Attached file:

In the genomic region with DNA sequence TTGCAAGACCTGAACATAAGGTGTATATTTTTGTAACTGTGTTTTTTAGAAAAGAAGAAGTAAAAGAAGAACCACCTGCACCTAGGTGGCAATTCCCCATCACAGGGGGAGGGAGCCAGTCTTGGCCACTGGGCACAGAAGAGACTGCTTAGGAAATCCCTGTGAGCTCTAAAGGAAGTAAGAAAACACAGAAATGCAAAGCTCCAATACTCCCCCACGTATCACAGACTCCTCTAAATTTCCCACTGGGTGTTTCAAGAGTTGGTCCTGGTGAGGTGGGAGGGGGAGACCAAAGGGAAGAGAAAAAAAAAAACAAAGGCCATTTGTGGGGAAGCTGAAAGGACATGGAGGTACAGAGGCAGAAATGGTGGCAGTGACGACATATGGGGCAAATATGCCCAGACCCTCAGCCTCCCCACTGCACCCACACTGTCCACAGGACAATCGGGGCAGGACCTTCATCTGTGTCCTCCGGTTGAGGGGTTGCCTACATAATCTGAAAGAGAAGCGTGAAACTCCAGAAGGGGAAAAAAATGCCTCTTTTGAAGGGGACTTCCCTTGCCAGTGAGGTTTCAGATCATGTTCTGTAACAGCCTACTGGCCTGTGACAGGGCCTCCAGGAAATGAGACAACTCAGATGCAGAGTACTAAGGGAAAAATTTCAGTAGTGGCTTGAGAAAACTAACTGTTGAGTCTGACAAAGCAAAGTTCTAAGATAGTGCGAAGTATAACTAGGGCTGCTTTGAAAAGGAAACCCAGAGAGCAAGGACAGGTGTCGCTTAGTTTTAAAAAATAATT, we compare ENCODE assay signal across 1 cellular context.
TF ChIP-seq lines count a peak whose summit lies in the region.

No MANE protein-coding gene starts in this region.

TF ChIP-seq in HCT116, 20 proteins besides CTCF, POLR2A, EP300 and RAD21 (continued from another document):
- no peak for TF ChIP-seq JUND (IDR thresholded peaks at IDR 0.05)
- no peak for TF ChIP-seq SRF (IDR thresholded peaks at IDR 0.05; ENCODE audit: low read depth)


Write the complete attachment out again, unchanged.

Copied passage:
In the genomic region with DNA sequence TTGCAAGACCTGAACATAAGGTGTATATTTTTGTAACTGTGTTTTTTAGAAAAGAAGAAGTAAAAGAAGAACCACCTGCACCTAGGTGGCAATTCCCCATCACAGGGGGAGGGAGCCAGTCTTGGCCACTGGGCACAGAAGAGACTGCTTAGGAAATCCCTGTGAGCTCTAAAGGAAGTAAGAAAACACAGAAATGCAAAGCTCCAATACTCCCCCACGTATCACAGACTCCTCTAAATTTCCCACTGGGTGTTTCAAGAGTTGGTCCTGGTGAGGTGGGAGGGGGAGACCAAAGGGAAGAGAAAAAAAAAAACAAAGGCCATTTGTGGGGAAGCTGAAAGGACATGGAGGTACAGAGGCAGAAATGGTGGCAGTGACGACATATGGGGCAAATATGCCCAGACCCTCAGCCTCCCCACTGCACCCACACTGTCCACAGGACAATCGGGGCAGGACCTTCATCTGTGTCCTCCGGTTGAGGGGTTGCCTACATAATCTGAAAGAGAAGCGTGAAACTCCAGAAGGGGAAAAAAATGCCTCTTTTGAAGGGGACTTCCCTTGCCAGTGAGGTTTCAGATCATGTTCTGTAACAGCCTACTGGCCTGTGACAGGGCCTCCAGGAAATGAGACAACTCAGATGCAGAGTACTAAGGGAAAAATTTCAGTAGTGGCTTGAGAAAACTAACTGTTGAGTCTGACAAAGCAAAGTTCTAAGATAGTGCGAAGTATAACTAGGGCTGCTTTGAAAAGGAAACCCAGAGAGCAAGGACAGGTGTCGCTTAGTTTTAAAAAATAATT, we compare ENCODE assay signal across 1 cellular context.
TF ChIP-seq lines count a peak whose summit lies in the region.

No MANE protein-coding gene starts in this region.

TF ChIP-seq in HCT116, 20 proteins besides CTCF, POLR2A, EP300 and RAD21 (continued from another document):
- no peak for TF ChIP-seq JUND (IDR thresholded peaks at IDR 0.05)
- no peak for TF ChIP-seq SRF (IDR thresholded peaks at IDR 0.05; ENCODE audit: low read depth)